I’m still giving considerable thought to weblogs as so much has changed since
I first was so excited about this concept. For me weblogs comprise a large part of my interaction with the Internet and it has become an indespensible tool for research, learning, sharing and convenient means for self expression.
Weblogs use the web for what it is good for – connecting and interacting.
For the longest time weblogs have been a closely held secret of mine on how to find information on the web. Google is great and very effective but imagine for a moment that you have this network of people who you share common interests with all looking for information on these same topics, all sharing what they found, all adding there own perspective and you see that the possibilities for research and learning are far more promising than simply relying on Googles search algorythms. All these human editors and researchers networked together actively, whether they know it or not, working towards the same goal – acquiring knowledge. Witnessing these sites connect together
into a singled threaded conversation, across cultures, across experiences, and across continents is absolutely amazing.
I could have really used this ability when I was a student of music. Instead I had to travel to conferences, competitions, and hang out in smokey bars all to acquire a minuteamount of information as compared to what is available to me now.
And this data is contextualized, it’s filtered, and designed. It’s not noise – it’s
entirely relevant and useful.
So obviously I have been psyched about the concept for sometime. My usage is no longer a guarded secret, it’s now the mainstream. And my usage patterns are naturally not the only way people are using the concept. Some other current uses for weblogs include: customer service, interactive journalism (an exciting use), self-marketing, storytelling, community building, social reform and communication.
It’s important to me and useful to others but how about that huge enterprise I work for?
Well most companies don’t place employee self-expression very high on their priority list – at least in terms of their intranets. But most smart companies are and should be very interested in my other usage pattern; which is commonly coined knowledge sharing and knowledge management.
I think weblogs and inexpensive tools like moveabletype have a role to play in the enterprise.
But in thinking of a way introduce weblogs for use as a knowledge management toolI found an excellent idea for grass roots, bottom up approach, to KM which follows that KISS process which we always seem to forget in favour of complex expensive solutions. Naturally I found this through a weblog. I have reprinted these ideas as to ensure their longevity – sometimes these links have a way of disappearing.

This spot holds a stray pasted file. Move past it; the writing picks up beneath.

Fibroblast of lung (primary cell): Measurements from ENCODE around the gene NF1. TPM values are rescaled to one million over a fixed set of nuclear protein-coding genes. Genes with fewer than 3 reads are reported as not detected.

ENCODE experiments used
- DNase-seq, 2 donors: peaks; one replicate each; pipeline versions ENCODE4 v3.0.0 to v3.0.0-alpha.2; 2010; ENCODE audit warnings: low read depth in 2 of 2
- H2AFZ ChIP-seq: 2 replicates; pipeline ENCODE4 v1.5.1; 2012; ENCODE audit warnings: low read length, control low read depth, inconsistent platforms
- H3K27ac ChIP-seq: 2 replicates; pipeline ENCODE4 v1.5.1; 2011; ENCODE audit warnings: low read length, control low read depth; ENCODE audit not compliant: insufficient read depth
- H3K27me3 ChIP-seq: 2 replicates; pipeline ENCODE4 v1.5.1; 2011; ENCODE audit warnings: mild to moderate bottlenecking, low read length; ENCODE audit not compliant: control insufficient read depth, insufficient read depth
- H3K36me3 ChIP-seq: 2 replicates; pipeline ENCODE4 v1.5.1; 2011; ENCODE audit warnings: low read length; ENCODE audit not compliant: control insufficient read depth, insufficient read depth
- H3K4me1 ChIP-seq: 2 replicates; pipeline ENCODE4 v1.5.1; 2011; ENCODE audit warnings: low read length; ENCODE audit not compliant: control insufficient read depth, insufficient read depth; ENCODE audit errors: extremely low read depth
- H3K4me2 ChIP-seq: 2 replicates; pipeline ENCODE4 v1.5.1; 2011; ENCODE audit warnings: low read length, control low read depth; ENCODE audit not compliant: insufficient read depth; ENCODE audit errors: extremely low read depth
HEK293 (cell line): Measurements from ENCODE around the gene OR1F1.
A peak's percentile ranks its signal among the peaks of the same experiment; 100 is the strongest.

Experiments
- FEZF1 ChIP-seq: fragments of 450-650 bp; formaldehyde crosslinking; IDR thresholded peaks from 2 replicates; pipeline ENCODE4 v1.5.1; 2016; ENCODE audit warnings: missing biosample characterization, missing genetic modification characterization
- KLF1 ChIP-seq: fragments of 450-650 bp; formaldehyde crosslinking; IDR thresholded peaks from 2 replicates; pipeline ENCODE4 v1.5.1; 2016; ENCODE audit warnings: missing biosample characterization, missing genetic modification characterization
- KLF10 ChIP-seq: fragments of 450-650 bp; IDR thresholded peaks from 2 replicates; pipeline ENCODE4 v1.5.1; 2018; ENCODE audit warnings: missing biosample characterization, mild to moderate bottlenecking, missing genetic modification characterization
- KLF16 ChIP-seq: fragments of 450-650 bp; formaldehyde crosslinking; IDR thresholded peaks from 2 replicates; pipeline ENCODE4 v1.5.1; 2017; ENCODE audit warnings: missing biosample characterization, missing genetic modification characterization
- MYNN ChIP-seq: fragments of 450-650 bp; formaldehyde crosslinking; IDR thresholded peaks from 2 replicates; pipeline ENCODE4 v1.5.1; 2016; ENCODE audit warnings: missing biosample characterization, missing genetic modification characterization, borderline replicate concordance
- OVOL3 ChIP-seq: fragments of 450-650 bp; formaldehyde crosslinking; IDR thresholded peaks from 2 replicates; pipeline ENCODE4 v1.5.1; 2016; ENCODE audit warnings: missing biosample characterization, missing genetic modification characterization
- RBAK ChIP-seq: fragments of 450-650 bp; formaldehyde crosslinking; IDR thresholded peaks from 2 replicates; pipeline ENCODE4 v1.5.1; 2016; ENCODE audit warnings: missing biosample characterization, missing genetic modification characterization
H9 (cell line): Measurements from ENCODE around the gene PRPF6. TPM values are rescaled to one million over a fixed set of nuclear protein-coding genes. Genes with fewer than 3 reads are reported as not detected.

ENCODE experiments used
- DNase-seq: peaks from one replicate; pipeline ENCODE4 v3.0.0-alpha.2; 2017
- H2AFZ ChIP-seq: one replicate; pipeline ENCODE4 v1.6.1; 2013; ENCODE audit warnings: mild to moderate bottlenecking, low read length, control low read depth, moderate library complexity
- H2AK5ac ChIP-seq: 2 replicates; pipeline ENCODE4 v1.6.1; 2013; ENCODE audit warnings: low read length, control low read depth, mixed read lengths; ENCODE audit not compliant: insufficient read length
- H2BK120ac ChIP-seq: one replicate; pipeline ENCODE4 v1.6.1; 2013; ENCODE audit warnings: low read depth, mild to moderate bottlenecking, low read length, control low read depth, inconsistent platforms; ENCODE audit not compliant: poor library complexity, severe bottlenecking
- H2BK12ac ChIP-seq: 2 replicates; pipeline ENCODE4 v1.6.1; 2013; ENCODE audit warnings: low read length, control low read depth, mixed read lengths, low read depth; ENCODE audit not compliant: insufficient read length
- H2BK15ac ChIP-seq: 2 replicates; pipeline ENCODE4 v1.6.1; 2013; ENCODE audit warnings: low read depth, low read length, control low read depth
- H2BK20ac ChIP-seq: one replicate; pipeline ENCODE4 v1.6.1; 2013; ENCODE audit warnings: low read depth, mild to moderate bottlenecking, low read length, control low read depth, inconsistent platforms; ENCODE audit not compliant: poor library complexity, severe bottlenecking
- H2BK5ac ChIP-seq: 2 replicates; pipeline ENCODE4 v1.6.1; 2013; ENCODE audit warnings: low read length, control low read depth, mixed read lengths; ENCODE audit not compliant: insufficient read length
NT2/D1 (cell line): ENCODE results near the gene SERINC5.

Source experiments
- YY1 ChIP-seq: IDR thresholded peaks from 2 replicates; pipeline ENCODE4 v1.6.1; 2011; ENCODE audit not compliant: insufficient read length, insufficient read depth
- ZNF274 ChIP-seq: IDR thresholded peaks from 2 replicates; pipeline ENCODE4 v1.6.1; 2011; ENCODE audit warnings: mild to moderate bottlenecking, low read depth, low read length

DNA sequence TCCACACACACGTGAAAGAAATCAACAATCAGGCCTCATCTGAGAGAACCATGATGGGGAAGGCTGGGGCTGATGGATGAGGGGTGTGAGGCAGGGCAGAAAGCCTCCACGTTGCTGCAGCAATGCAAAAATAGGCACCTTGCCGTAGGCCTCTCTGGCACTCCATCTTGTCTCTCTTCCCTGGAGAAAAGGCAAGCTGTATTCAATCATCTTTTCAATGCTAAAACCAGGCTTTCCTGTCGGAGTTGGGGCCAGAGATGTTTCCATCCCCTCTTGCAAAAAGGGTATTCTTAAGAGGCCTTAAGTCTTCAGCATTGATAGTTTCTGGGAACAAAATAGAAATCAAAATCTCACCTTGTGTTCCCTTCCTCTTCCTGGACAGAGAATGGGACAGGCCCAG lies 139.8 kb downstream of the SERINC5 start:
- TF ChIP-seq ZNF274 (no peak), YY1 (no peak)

My recommendation: Start simple. Get that working and then add complexity when there is demand for it.
“There is only one good approach to approach bottoms up KM development:
1) Start with a simple system (ie. like a weblog publishing tool like Radio) using tools that allow future innovation. Try it out with a small team to pilot it. Post the weblogs to the Intranet (all you need is an FTP location for each weblog — very simple).
2) Get people publishing daily what they are working on. Make sure they understand the basics of publishing to the Intranet. The chronological format. The archives.
3) Help them to start subscribing (via RSS) to each other and essential news sources. This is again a simple thing to do. That way, they have lots of good fodder for posts.
4) Next. Ask team members to begin to create category specific weblogs. Show them how they can post from inside their tool to as many or as few category specific weblogs as they choose. Ask the team to create similar categories dedicated to specific projects or topics. Encourage people to subscribe to projects that they are interested in.
5) Build a community system for the weblogs. This will allow people to get community pages that include recently updated weblogs, top weblogs by pageview, etc. This will help people find each other.
6) Write up the results and begin to encourage other teams to join the community. Sell the concept. Encourage use by having the pilot team read and recommend changes to the new community members.
At this point, there should be a steady flow of great information, data, and knowledge flowing to the Intranet and between community members.
7) Next, begin to experiment with ways to slice and dice the knowledge that is being generated. Try a search engine, build directories (ie. Active Renderer), add metacontent to the publishing process (ie. Live Topics), enable e-mail to weblog publishing, aggregate RSS streams, connect to Web Services, etc. There is so much that can be done at this point.
The key to making this work is to make it easy and valuable for people to publish. Success here will solve the knowledge “capture” problem. Community development will help spur greater involvement and more frequent updates. Only at the point when you have a viable system should you start to try more innovations in how the information is organized. In fact, what you will see is that people will start asking for new ways to organize information/knowledge in order to save time and get more value out of the process. Without this demand side of the equation, selling complex KM will not work.”